### Remark 2

If \(f^{n}f'\) replaced by \(f^{n}\) in the theorem, then the conclusion is not true. For example, \(f(z)=e^{z}-ze^{-z}\) is a meromorphic solution of the following differential equation:

we have \(\frac{\alpha_{1}'}{\alpha_{2}'}=-1\) and the equation admits a solution which is not of the form \(q(z)e^{P(z)}\), where \(q(z)\) is a rational function and \(P(z)\) is a nonconstant polynomial.

### Remark 3

If \(n=1\) in the theorem, then the conclusion is not true. For example, \(f(z)=e^{z}+e^{-z}\) satisfies the following differential equation:

Obviously, we have \(\frac{\alpha_{1}'}{\alpha_{2}'}=-1\neq1\), but the equation still admits a transcendental meromorphic solution which is not of the form \(q(z)e^{P(z)}\), where \(q(z)\) is a rational function and \(P(z)\) is a nonconstant polynomial.

In this paper, we define the degree of a rational function \(R(z)=\frac{P(z)}{Q(z)}\not\equiv0\) at ∞ by \(\deg_{\infty}R=\deg P-\deg Q\), where \(P(z)\), \(Q(z)\) are co-prime polynomials.

## Some lemmas

### Lemma 1

[7]

*Let*
\(a_{j}(z)\)
*be an entire function of finite order* ≤*ρ*. *Let*
\(g_{j}(z)\)
*be entire and*
\(g_{k}(z) -g_{j}(z)\) (\(j\neq k\)) *be a transcendental entire function or polynomial of degree greater than*
*ρ*. *Then*

*holds only when*

### Lemma 2

*Let*
\(n \geq1\)
*be an integer*. *Suppose that*
\(R(z)\), \(p_{1}(z)\), \(p_{2}(z)\)
*are small functions of*
*f*
*and*
\(\alpha _{1}\), \(\alpha_{2}\)
*are nonconstant polynomials*. *If*
*f*
*is a meromorphic solution of the equation*

*then*
*f*
*is of finite order*.

### Proof

Obviously, any meromorphic function satisfying equation (4) must be transcendental. Denote \(k=\max\{\deg\alpha_{1}, \deg\alpha_{2}\} \), by using the Clunie reasoning obtained by Yang and Ye [8], we have \(m(r,f')=O(r^{k})+S(r,f)\). Since every pole of \(f'\) must come from the pole of \(R(z)\), \(p_{1}(z)\) or \(p_{2}(z)\), \(N(r,f')=S(r,f)\). Therefore, we have \(T(r,f')=O(r^{k})+S(r,f)\) and \(T(r,\frac {1}{f'})=O(r^{k})+S(r,f)\). Rewriting equation (4) as follows:

we can obtain \(T(r,f)=O(r^{k})+S(r,f)\). Therefore, *f* is of finite order. □

## Proof of the theorem

Let *f* be a transcendental meromorphic solution of the equation (3). By Lemma 2, we know that the order of *f* is finite. Since every pole of *f* must come from the pole of \(R(z)\), \(p_{1}(z)\) or \(p_{2}(z)\), we know that *f* has at most finitely many poles.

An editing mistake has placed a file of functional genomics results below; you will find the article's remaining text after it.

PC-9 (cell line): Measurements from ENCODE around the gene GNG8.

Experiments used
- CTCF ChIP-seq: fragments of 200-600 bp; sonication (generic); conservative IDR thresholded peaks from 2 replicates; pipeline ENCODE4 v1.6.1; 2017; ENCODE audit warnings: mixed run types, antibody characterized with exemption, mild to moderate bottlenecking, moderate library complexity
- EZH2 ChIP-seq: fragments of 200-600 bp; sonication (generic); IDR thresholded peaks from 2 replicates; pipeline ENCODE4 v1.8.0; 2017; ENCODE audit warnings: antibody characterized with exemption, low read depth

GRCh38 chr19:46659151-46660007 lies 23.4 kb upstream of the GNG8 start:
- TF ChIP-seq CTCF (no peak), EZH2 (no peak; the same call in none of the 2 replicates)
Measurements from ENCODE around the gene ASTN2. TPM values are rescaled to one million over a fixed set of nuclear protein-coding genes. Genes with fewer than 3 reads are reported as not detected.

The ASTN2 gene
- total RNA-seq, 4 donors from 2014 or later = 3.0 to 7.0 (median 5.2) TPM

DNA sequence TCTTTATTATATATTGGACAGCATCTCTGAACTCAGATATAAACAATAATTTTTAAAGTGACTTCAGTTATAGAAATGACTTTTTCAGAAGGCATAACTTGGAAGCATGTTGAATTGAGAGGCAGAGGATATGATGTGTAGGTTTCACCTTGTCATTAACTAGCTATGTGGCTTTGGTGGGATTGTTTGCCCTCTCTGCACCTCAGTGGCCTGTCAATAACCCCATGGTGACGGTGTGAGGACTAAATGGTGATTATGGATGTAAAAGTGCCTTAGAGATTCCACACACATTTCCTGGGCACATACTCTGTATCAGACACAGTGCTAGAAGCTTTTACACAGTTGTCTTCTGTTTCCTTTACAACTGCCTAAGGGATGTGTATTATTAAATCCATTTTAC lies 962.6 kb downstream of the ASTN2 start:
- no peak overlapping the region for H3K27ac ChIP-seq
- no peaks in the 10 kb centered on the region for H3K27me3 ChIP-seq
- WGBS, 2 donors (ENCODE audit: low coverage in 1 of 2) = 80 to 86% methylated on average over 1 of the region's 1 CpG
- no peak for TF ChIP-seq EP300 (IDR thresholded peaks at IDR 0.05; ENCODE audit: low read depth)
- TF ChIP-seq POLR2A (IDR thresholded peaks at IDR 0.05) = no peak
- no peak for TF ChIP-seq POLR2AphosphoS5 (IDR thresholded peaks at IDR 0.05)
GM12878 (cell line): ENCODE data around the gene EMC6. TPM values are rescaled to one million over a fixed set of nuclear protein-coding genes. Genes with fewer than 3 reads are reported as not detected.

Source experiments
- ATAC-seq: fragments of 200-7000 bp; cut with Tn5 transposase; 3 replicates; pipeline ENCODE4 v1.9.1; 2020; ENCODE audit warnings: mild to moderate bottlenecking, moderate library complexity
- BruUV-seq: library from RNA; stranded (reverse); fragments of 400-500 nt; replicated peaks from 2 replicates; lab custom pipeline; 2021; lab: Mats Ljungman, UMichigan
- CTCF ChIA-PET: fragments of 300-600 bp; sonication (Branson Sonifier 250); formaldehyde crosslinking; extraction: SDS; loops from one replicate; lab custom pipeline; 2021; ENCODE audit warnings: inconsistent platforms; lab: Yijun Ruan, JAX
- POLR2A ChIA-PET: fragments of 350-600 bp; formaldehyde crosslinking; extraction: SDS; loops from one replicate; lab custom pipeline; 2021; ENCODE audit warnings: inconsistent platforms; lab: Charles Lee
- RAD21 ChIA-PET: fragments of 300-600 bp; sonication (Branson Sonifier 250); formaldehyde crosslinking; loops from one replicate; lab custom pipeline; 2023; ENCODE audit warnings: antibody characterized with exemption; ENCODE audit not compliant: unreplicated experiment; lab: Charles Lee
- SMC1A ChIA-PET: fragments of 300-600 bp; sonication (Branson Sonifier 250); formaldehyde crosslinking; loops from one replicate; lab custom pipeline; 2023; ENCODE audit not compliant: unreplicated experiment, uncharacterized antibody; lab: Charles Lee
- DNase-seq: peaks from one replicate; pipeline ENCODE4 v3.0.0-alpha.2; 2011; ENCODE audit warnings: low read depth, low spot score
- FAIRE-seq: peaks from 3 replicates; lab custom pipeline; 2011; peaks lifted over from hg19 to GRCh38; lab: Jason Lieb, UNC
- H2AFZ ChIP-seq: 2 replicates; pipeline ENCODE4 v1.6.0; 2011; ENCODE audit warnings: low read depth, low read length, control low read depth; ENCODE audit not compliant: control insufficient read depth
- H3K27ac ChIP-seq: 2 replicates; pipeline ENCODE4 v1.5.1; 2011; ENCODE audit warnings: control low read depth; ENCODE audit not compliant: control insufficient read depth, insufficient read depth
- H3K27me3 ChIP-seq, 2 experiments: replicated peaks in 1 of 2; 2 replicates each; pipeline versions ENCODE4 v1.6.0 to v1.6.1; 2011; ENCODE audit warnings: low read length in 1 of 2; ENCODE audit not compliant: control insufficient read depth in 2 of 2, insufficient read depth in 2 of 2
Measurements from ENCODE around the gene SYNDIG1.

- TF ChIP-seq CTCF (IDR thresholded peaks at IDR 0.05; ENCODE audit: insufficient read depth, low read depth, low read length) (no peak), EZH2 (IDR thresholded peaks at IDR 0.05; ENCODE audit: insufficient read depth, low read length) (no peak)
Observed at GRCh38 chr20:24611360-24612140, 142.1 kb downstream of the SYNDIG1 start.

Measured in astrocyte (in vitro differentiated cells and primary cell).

Next we prove that all meromorphic solutions of equation (3) must be of the form \(f(z)=q(z)e^{P(z)}\), where \(q(z)\) is a rational function and \(P(z)\) is a polynomial.

From equation (3), we have

By eliminating \(e^{\alpha_{2}(z)}\) from equations (3) and (5), we have

where \(A(z)=[p_{1}(p_{2}'+p_{2}\alpha_{2}')-p_{2}(p_{1}'+p_{1}\alpha _{1}')]e^{\alpha_{1}(z)}\).

If \(A(z)\equiv0\), then

Thus \(\alpha_{2}'-\alpha_{1}'\equiv0\). From equation (6), we have

Next, we discuss two cases.

Case 1: \(R'(z)- (\frac{p_{2}'}{p_{2}}+\alpha_{2}' )R(z)\equiv0\). From equation (8), we have

Suppose that \(f(z)\) has infinitely many zeros, then we know from (9) that the multiplicity of each zero of \(f(z)\) is not less than 2, possibly except finite many zeros of \(f(z)\). Let \(z_{0}\) be a zero of *f* with multiplicity *k*, which is not a zero or pole of \(\frac{p_{2}'}{p_{2}}+\alpha_{2}'\), then in some small neighborhood of \(z_{0}\), we have \(f(z)=a_{k}(z-z_{0})^{k}+a_{k+1}(z-z_{0})^{k+1}+\cdots\), where \(a_{k}, a_{k+1}, \ldots \) are complex numbers, \(a_{k}\neq0\) and \(k\geq2\). By calculating the coefficient of the lowest power of \(z-z_{0}\) in the left of equation (9), we have

that is,

thus \(k=0\) or \(k=\frac{1}{n+1}\), this is impossible. This contradiction lead to that *f* has at most finitely many zeros. Thus, \(f(z)=q(z)e^{P(z)}\), where \(q(z)\) is a rational function and \(P(z)\) is a polynomial.

Case 2: \(R'(z)- (\frac{p_{2}'}{p_{2}}+\alpha_{2}' )R(z)\not \equiv0\). Rewriting equation (8) as follows:

Let

then \(a(z)\) has only finitely many poles. It follows from the Clunie lemma that \(m(r,a(z))=O(\log r)\), thus \(a(z)\) is a rational function.

If \(a(z)\equiv0\), then from equation (10), we have

this is a contradiction.

If \(a(z)\not\equiv0\), then from (10), we know that *f* is a rational function. This is impossible.

Next we consider that \(A(z)\not\equiv0\). In order to the convenience of calculation, we denote

Thus equation (6) becomes

where \(R_{1}(z)=(p_{2}'+p_{2}\alpha_{2}')R(z)-p_{2}R'(z)\) is a rational functions. Differentiating both sides of (12), we have

By eliminating \(e^{\alpha_{1}(z)}\) from equations (12) and (13), we obtain

where

are rational functions.